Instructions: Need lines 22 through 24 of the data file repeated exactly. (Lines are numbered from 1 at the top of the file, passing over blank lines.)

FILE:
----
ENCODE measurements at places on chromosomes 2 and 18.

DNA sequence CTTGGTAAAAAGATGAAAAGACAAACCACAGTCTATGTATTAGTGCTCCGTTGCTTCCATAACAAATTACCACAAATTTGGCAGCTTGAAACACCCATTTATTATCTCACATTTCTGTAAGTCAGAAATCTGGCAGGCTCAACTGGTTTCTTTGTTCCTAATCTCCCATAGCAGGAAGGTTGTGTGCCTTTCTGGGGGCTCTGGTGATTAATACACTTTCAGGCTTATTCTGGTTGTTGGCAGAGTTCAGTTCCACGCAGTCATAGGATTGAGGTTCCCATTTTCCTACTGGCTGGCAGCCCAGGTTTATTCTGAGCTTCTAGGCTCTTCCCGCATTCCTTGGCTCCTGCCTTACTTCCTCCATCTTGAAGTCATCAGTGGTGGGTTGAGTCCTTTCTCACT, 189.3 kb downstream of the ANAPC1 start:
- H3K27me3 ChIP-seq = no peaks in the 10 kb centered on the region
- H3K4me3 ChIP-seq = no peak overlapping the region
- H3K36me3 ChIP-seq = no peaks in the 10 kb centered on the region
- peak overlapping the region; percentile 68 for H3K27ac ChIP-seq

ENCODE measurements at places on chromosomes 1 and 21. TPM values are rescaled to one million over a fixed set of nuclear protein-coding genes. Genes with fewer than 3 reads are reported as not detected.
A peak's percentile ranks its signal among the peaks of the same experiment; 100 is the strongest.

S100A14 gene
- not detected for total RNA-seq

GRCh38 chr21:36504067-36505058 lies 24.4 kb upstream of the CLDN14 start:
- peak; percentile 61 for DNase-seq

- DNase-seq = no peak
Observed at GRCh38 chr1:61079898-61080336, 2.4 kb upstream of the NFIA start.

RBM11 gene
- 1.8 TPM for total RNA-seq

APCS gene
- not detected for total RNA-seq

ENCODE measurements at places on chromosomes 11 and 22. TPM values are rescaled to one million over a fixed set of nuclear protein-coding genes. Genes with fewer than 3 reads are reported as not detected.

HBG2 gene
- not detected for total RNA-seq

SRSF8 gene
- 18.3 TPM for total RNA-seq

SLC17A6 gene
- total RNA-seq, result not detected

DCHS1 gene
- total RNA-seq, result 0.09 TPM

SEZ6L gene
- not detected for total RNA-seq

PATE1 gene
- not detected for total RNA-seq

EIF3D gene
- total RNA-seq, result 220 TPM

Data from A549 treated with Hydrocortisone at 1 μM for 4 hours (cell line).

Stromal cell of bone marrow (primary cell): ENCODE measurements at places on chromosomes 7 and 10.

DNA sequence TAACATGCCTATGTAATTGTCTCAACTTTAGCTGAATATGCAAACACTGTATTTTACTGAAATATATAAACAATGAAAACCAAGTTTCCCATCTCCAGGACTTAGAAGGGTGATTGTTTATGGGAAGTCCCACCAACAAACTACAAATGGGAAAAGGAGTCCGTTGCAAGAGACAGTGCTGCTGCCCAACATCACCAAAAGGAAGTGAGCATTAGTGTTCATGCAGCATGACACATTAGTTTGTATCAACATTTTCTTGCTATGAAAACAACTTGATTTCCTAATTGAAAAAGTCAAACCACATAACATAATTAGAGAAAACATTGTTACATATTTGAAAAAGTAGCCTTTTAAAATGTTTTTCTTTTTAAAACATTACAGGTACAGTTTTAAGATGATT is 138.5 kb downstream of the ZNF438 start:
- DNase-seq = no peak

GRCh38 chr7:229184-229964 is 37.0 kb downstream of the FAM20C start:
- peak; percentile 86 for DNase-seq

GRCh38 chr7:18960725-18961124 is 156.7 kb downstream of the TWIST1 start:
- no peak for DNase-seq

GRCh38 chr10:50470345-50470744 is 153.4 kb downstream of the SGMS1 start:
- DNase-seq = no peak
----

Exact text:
SRSF8 gene
- 18.3 TPM for total RNA-seq

SLC17A6 gene